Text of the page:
With Turgidity, they shuffle

Vignettes of four different characters -- Laura, Katie, Joseph and Emily. These pieces eventually became my first novel, Return If Possible.

 

The orange glow lets Laura Blakely know it’s 03:42. She wonders why the colon flashes repeatedly, over and over, before synchronizing its absence with her blinking. Now she won’t have to deal with the problem anymore. She believes there are two types of insomnia. The first, she posits, is often accompanied by the feeling of tiredness to the point of being unable to work on something constructive, thus forcing her to lie there, in bed, getting more and more annoyed at the increasing light outside, mockingly dribbling in. Every which way she lies is awkward. Prone becomes supine, supine becomes lateral. Refreshingly cool becomes frustratingly hot. A pillow gets flipped. She questions if there is anything more repulsive than sitting on a pre-warmed toilet seat. The duvet gets tangled in the thrashing of her legs, then thrown off in a rage. It’s the knowledge that the previous occupant has had to sit there, arse-hole-naked, for so long that their warmth has transferred into the rim, that distresses her. Her head now feels too high, so she throws off a pillow. Then immediately regrets the decision. She worries about how tired she will be at work tomorrow. She thrashes her legs further in aggravated misery; smashes her head on the mattress in ambivalence. She dreads to think of the how many pubic hairs she has had to sit on over the course of her lifetime, and of all the hygienic concerns the whole affair entails. She’ll try lying on the floor but always ends back up on the mattress eventually. This is where she is now.

 

The second type of insomnia relates, she feels, to obsession. The feeling of being on a roll; completely unable to stop the task at hand because of its all-encompassing absorption. The kind of night where the sun coming up is the only thing that makes her look at the clock. The kind of night where she actually wantsto stay up because it’s dark and cold and lonely and there’s no one to judge her rampant thoughts as she slowly turns insane.

 

Laura always strives for perfection. The amount of pressure she puts on herself in her quest for the unattainable is quite literally killing her. The only reason she has yet to kill herself is because she can never bring herself to write that suicide note. It would need to be completely perfect - her magnum opus; the crème de la crème of suicide notes. The irony of this fact slowly kills her too.

 

***

 

Drunk. Her vowels stumbling in front of antique shows, shows of rich couples finding their “ideal home” in the countryside, with all the dreams of profligacy we audience members are meant to share. The kind of shows where they try to cram as many puns as they can into those 30 minutes of hell. Then there are the game shows. The grating buzzers and unforgiving lights; a demeaning display of human ignorance. All day this continues. Loud enough to go through the walls, the ceiling and, eventually, Katie’s skull. Enough to drive anyone into either an insanity of numbness - of anesthesia - or an insanity of rage. It’s pretty much fifty-fifty as to which way you fall.

 

The house itself is despicable. It’s dangerous to tread with bare feet, lest you smoosh some peas or potato that have been on the floor for decades, or stand in a sticky pool of God only knows. Shoes, or even socks are the only way to go; the latter reduces the disgust of physical skin-contact with the unknown substance and can be changed speedily. You look in the cupboard for a clean anything, but there’s always a stain, always a gummy spot or a dead insect staring back at you.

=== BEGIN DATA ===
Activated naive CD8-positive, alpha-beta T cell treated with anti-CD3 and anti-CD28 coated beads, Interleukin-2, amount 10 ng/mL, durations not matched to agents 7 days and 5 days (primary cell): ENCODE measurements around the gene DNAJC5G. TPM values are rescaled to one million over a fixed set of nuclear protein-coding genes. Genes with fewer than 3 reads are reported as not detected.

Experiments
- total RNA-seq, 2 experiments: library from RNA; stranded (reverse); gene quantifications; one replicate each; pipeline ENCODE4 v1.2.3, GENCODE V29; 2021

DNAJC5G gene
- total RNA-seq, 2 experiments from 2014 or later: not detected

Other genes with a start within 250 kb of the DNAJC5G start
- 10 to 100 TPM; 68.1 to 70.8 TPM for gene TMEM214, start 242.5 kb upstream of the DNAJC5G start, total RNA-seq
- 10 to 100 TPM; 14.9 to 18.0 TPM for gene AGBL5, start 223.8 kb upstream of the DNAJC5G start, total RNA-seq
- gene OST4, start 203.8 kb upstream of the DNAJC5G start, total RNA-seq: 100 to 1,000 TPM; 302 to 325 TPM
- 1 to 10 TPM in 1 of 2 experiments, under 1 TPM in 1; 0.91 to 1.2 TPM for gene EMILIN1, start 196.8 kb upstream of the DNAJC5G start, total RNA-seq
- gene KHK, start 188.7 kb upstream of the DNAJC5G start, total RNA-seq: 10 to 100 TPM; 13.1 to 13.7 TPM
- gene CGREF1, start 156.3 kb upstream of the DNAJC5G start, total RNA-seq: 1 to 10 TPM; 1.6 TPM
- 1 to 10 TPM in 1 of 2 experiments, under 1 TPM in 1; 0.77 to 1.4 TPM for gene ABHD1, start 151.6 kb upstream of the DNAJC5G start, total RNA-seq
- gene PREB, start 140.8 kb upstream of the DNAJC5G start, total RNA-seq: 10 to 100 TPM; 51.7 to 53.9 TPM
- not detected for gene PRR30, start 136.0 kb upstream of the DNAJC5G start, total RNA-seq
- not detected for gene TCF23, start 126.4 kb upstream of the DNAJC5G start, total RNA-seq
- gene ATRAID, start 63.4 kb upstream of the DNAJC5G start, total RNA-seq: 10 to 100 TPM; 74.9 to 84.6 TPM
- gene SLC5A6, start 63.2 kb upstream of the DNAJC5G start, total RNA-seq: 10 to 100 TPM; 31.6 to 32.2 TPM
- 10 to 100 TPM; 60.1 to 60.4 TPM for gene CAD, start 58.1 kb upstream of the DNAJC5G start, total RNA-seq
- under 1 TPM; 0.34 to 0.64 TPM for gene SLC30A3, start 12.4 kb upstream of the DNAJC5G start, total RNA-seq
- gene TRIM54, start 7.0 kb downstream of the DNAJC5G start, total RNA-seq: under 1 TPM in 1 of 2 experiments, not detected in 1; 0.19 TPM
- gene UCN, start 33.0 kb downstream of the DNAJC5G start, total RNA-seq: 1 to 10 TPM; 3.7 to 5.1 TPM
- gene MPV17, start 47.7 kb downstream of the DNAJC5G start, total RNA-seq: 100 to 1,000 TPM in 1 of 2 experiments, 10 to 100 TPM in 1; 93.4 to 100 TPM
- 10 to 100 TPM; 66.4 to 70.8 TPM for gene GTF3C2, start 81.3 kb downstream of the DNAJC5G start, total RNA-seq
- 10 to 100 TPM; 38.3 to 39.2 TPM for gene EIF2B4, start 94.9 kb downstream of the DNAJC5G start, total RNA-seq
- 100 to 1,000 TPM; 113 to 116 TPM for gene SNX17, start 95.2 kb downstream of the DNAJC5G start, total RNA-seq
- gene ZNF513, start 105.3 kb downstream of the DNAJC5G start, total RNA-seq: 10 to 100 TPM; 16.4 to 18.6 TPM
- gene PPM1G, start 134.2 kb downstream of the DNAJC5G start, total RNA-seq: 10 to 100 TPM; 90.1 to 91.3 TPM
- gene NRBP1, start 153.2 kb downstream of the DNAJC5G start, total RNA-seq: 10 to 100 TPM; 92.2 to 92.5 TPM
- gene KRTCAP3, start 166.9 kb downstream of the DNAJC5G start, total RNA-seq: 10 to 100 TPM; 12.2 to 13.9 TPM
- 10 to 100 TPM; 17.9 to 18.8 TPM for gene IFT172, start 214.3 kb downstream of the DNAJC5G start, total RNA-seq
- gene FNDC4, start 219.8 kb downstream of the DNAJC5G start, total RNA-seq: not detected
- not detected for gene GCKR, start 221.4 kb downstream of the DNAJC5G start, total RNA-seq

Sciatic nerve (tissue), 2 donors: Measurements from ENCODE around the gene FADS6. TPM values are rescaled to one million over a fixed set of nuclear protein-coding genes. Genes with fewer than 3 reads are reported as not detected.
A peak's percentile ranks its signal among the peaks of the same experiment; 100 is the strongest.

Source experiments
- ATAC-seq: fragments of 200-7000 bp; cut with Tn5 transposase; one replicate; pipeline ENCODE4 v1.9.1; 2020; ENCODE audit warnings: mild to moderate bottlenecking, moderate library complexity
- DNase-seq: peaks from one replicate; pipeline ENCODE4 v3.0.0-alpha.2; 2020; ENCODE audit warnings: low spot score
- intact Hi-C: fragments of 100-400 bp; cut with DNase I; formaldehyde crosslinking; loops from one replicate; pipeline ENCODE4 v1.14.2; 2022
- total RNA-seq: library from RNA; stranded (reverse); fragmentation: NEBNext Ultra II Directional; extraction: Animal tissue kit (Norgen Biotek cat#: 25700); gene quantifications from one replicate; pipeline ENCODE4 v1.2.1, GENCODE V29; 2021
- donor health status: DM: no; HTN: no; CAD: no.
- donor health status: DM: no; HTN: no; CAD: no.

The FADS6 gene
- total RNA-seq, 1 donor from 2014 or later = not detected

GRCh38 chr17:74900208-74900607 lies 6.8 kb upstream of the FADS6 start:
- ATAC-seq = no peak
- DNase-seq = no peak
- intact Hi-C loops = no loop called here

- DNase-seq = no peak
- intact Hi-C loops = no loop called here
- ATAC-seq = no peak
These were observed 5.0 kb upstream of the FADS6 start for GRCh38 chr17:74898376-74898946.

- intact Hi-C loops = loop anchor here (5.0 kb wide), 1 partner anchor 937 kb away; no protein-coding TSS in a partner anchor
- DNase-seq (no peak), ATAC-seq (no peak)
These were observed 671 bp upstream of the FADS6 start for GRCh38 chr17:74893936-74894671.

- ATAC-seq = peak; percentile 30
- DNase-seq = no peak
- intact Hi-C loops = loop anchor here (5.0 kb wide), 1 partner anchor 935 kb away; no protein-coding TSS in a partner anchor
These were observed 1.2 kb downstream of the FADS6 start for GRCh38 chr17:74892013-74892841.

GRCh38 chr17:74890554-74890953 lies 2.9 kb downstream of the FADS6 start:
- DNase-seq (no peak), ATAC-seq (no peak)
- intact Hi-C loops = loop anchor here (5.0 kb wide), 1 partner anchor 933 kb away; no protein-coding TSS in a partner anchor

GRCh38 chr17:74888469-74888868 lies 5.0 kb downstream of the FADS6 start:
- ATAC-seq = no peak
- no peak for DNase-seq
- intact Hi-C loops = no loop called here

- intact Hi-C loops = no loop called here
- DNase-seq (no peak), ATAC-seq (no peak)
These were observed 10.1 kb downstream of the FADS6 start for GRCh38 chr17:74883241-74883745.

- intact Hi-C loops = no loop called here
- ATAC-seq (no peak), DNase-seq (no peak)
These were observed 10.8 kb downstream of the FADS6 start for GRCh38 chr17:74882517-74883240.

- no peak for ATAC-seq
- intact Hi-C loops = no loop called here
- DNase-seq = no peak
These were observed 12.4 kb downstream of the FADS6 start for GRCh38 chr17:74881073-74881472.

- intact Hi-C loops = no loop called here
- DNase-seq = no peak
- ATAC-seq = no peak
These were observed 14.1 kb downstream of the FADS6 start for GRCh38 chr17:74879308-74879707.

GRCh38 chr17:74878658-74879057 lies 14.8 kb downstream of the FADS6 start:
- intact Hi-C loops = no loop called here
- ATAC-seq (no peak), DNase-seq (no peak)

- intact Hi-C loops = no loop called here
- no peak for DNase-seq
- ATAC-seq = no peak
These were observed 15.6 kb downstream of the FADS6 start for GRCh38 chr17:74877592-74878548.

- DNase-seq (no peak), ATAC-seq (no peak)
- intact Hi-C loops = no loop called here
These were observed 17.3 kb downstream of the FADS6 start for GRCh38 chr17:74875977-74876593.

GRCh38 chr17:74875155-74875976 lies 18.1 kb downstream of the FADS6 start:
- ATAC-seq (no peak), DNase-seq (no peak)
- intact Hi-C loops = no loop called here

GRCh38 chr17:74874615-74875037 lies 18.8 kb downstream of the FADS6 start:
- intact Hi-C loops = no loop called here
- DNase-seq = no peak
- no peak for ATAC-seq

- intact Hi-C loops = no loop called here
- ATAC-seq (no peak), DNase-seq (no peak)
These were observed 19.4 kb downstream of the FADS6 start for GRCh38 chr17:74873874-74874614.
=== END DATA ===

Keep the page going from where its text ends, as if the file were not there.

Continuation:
The dining table has food on it. Twenty year’s worth of meals in the form of crumbs and bites and pieces, all spluttered and sprayed and now lying there, on the tablecloth and under the chairs. Dinner is always served in front of the television; the stodge of inedibility complementing adverts for diarrhoea suppressants almost poetically. There is no use in washing up post-comestible. The brown water oozing from the tap, the slimey sponge and funky tea towels all make the task an impossibility.

 

The bathroom has a bobbly, plastered ceiling. Each bump, each space between the bumps, lies a thick, dark mould. There’s an old, broken rocking horse in the bathroom. No one can answer the simple question “why is there a rocking horse in the bathroom?”. There are some very dubious brown stains all the way up - or perhaps all the way down? - the walls. Hair clogs every drain in there. A once translucent cup now encases toothbrushes in a thick limescale white. The shower curtain, the sealant around the bath - both now pink - lead Katie to believe even the mould spores are so stressed, so overwhelmed, that they themselves have turned from black to red. And she finds herself sympathising, even feeling sorry for those little microorganisms. There’s something desperately, horrifyingly toxic - and downright chemical - going on in there, if even those nasties can’t keep their colour.

***

 

Joseph Santos has invented his own instructions, which he calls How to Watch a Man Fall Apart. Enclose him in a small space; pack him in with the other animals. An aeroplane is ideal for this. Give him just enough to distract him from his own boredom and the reality, the hopelessness, of being stuck in a confined space with hundreds of other sweaty, flatulent, disgusting humans for the best part of a day. A small, personal TV screen (PTV) placed in the headrest of the seat in front, something vaguely edible. These will do nicely. Then make sure his headphones are not quite working. Not completely broken, so it’s obvious what the problem is, but just broken enough so the sound is out of synch with the video, or too quiet. He can’t quite figure out right away that the headphones are the issue. It could be a number of other things. Tease him. Food - terrible food - becomes the most exciting part of his meagre existence. Tiny, plastic containers of miserable joy. The stewardess feeds her herd, as they all look up expectantly at the trolley - the hand of the giver - hearing for the two-hundredth time what is on the “menu”, but asking her to repeat it anyway. Give our guy his plastic cutlery, in his little plastic bag. But make sure the unopened bag has two knives, instead of a knife and a fork. He could be a reasonable man back on the ground; would find these problems only mildly annoying in everyday life. But stick him in up in a cramped, metal box at 30,000 feet, lean a chair back so the half-broken PTV is mere inches from his eyeballs, make his temperature options binary - Tuscon or Yakutsk - give him no real way to eat his dog-grade food - tease him enough so that he can see the respite from his perpetual boredom right in front of him, but can’t actually gain it - and just watch as his mind comes apart.